Home > The Perfect Secret (Jessie Hunt #11)(6)

The Perfect Secret (Jessie Hunt #11)(6)
Author: Blake Pierce

“We have photos,” Purcell volunteered, suddenly much less combative now that he was in the presence of Otis. “The coroner will have a preliminary report later today. CSU checked for prints and DNA. We’re talking to Mr. Otis’s security team about pulling camera footage. Despite the regrettable way this started, I think we’ve got a lot to work with.”

“There you go,” Otis said enthusiastically. “Making the most of a situation I screwed up. I wish I could say it was the first time. Anyway, as you might imagine, I’ve got a full day, so I’m going to leave you in Matilda’s capable hands.”

“Mr. Otis,” Jessie said as he headed toward the mahogany bedroom doors, “we’ll need to interview you.”

“Of course,” he said, not stopping or turning around. “I don’t know much but talk to Nancy and she’ll put you on my schedule. Until then, the best of luck to you.”

He was gone before Jessie could say anything else. She was tempted to chase after him and force him to answer her questions right now. But getting as much detail as possible about the particulars of the crime seemed like a higher priority. She sighed.

“Who’s Nancy?” Karen asked.

“Nancy Salter, she’s the estate manager,” Matilda said. “She runs the day-to-day operations here. She also coordinates Jasper’s schedule, in conjunction with Rune, of course, when he’s working from home.”

“Who’s Rune?” Jessie asked.

“Rune Barbato is Jasper’s executive assistant. He’s in charge of Jasper’s day-to-day when he’s off estate. But on estate days like today, he defers to Nancy.”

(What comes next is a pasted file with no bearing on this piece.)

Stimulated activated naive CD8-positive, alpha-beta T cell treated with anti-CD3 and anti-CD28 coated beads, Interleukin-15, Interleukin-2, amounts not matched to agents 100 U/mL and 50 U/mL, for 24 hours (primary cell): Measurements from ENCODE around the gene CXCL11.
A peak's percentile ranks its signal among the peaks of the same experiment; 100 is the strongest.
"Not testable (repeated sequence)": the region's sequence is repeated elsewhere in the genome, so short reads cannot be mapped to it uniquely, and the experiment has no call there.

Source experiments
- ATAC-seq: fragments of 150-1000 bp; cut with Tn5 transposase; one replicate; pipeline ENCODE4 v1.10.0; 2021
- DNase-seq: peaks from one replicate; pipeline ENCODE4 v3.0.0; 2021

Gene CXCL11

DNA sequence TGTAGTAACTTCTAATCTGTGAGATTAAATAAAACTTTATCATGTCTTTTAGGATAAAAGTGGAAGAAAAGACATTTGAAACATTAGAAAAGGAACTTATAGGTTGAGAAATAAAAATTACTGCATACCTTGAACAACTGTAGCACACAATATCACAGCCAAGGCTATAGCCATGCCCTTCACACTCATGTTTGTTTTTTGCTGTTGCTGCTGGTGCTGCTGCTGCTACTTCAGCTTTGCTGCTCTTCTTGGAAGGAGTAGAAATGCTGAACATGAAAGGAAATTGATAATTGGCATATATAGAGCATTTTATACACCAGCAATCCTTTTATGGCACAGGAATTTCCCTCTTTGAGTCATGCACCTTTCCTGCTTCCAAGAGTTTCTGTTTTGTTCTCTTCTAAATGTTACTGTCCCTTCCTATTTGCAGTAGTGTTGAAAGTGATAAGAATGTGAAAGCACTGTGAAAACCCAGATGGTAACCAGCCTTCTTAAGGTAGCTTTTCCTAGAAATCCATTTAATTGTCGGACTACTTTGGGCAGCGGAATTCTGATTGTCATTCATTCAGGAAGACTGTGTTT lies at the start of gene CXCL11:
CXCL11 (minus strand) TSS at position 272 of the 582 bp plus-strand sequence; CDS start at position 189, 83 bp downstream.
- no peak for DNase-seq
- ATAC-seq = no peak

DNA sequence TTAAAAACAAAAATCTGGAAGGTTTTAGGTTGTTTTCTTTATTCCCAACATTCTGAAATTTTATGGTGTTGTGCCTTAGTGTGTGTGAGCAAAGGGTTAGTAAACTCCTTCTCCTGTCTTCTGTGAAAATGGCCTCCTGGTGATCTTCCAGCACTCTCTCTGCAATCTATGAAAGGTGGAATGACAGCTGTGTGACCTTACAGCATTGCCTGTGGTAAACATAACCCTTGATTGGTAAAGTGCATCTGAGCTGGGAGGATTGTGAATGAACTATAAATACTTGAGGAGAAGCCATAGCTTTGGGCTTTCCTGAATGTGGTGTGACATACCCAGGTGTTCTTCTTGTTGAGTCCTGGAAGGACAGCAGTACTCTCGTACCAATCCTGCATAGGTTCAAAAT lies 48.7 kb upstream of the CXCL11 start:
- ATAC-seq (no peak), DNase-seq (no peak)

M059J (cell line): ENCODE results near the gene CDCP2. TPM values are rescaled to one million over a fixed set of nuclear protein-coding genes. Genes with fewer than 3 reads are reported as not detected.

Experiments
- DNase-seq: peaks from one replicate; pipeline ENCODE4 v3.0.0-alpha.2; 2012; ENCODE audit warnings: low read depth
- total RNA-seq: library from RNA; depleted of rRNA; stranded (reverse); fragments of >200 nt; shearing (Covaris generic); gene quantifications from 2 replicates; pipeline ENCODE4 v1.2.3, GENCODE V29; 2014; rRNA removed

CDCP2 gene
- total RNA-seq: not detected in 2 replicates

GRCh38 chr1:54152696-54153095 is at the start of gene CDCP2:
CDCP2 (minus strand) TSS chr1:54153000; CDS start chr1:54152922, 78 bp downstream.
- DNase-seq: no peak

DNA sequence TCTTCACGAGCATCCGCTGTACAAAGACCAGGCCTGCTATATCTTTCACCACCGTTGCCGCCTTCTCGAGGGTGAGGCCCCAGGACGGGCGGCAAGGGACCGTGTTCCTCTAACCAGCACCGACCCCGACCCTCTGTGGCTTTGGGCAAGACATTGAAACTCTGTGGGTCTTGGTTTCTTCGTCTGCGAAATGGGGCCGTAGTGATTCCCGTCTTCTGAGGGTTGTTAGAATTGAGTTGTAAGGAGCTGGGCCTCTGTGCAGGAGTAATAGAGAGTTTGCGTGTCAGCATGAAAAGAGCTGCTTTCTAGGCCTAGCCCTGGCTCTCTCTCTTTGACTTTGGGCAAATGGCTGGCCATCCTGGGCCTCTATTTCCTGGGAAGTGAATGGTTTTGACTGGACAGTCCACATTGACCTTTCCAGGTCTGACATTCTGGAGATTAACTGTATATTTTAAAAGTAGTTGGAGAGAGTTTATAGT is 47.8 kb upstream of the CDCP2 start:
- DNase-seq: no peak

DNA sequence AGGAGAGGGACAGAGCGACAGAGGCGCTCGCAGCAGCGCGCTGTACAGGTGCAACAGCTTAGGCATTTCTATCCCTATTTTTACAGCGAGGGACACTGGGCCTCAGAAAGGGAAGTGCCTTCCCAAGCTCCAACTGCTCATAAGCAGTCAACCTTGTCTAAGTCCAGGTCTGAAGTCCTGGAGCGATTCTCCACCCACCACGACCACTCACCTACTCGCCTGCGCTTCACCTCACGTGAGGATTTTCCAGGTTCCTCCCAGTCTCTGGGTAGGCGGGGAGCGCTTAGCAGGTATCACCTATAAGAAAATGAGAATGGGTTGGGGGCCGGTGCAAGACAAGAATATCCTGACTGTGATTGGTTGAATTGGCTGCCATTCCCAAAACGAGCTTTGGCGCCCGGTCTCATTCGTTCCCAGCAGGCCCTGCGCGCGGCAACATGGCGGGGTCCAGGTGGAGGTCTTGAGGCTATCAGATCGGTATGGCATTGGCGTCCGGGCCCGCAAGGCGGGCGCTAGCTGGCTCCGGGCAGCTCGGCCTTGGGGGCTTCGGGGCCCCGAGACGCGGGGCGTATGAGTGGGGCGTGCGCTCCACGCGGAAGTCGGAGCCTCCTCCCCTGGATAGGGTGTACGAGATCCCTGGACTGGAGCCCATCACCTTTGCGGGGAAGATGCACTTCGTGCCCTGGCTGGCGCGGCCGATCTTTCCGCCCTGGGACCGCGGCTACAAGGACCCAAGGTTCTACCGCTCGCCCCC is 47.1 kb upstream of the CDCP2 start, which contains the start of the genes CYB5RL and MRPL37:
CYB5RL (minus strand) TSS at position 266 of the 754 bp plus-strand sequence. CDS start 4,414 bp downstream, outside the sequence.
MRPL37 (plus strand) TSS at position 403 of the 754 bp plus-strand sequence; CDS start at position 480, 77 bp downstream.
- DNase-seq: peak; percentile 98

“Sounds complicated,” Jessie noted.

“Not once you get used to it,” Matilda insisted. “I’ll make sure to reach out to Nancy to have her pencil you in for some talk time with Jasper.”

Jessie was tempted to ask if “talk time” was a Jasper Otis invention but felt herself slipping down the rabbit hole and changed tacks.

“Who examined the body?” she asked Purcell.

“Len Fustos,” he said. “He was escorting her out to the van. I think they were getting ready to head out to the morgue.”

“Detective Purcell,” Jessie began, hoping to appeal to his professionalism by using his title. “Can you please reach out and ask him to come back? We’d like to talk to him before he leaves.”

Unable to think of a reason not to, he nodded and pulled out his radio. While they waited, Jessie again caught sight of the woman in the CSU jacket.

“What’s your name?” she asked the woman, who looked to be in her late twenties.

“Jan Thomas,” she said.

“Did you pull prints and swab?”

Jan nodded.

“What can you tell us?”

“My supervisor is headed back to the lab to test. But preliminary signs weren’t promising. No obvious fingerprints. DNA might be another story. But it looked like the perpetrator turned on the shower. Her clothes were soaking wet, at least the ones she had on. Hard to know if that was planned but we’re worried the water will make getting DNA tough.”

“The clothes she had on?” Karen repeated.

“She was topless except for a bra.”

“Did it look like she was sexually assaulted?” Karen asked.

“If you don’t mind, Detective,” Thomas said, “I’d rather leave that determination to the M.E.”

Just then, an older man, likely in his sixties, walked in. He was wearing corduroy slacks, a denim shirt, and sneakers. His glasses were thick and he had thinning, brown hair. He didn’t look happy to be there.